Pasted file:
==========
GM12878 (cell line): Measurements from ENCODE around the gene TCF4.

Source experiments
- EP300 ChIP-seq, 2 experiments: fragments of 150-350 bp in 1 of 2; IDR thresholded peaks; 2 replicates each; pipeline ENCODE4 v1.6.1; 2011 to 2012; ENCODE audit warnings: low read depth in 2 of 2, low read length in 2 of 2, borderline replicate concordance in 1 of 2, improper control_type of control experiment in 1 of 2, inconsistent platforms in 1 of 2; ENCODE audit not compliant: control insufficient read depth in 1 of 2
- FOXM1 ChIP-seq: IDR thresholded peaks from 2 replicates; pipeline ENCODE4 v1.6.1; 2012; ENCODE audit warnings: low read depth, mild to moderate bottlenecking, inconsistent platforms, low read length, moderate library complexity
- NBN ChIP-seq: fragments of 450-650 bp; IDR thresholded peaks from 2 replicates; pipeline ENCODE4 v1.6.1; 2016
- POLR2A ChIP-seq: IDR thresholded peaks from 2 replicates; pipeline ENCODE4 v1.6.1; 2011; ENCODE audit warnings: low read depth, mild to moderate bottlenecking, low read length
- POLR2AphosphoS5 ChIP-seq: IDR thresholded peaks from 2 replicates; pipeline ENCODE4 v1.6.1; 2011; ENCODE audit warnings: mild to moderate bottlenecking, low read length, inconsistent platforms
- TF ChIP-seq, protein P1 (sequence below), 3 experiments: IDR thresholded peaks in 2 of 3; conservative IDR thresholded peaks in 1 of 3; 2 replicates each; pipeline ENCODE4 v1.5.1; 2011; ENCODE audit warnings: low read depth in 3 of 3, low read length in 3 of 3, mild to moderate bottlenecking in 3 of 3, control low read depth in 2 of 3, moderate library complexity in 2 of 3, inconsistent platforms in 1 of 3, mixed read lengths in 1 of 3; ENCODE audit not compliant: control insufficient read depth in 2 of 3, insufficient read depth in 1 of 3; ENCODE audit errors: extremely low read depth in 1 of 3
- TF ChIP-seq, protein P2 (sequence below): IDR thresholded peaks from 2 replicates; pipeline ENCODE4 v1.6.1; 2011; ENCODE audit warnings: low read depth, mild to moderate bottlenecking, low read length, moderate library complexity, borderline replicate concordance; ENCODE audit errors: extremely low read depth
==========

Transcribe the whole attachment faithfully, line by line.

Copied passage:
GM12878 (cell line): Measurements from ENCODE around the gene TCF4.

Source experiments
- EP300 ChIP-seq, 2 experiments: fragments of 150-350 bp in 1 of 2; IDR thresholded peaks; 2 replicates each; pipeline ENCODE4 v1.6.1; 2011 to 2012; ENCODE audit warnings: low read depth in 2 of 2, low read length in 2 of 2, borderline replicate concordance in 1 of 2, improper control_type of control experiment in 1 of 2, inconsistent platforms in 1 of 2; ENCODE audit not compliant: control insufficient read depth in 1 of 2
- FOXM1 ChIP-seq: IDR thresholded peaks from 2 replicates; pipeline ENCODE4 v1.6.1; 2012; ENCODE audit warnings: low read depth, mild to moderate bottlenecking, inconsistent platforms, low read length, moderate library complexity
- NBN ChIP-seq: fragments of 450-650 bp; IDR thresholded peaks from 2 replicates; pipeline ENCODE4 v1.6.1; 2016
- POLR2A ChIP-seq: IDR thresholded peaks from 2 replicates; pipeline ENCODE4 v1.6.1; 2011; ENCODE audit warnings: low read depth, mild to moderate bottlenecking, low read length
- POLR2AphosphoS5 ChIP-seq: IDR thresholded peaks from 2 replicates; pipeline ENCODE4 v1.6.1; 2011; ENCODE audit warnings: mild to moderate bottlenecking, low read length, inconsistent platforms
- TF ChIP-seq, protein P1 (sequence below), 3 experiments: IDR thresholded peaks in 2 of 3; conservative IDR thresholded peaks in 1 of 3; 2 replicates each; pipeline ENCODE4 v1.5.1; 2011; ENCODE audit warnings: low read depth in 3 of 3, low read length in 3 of 3, mild to moderate bottlenecking in 3 of 3, control low read depth in 2 of 3, moderate library complexity in 2 of 3, inconsistent platforms in 1 of 3, mixed read lengths in 1 of 3; ENCODE audit not compliant: control insufficient read depth in 2 of 3, insufficient read depth in 1 of 3; ENCODE audit errors: extremely low read depth in 1 of 3
- TF ChIP-seq, protein P2 (sequence below): IDR thresholded peaks from 2 replicates; pipeline ENCODE4 v1.6.1; 2011; ENCODE audit warnings: low read depth, mild to moderate bottlenecking, low read length, moderate library complexity, borderline replicate concordance; ENCODE audit errors: extremely low read depth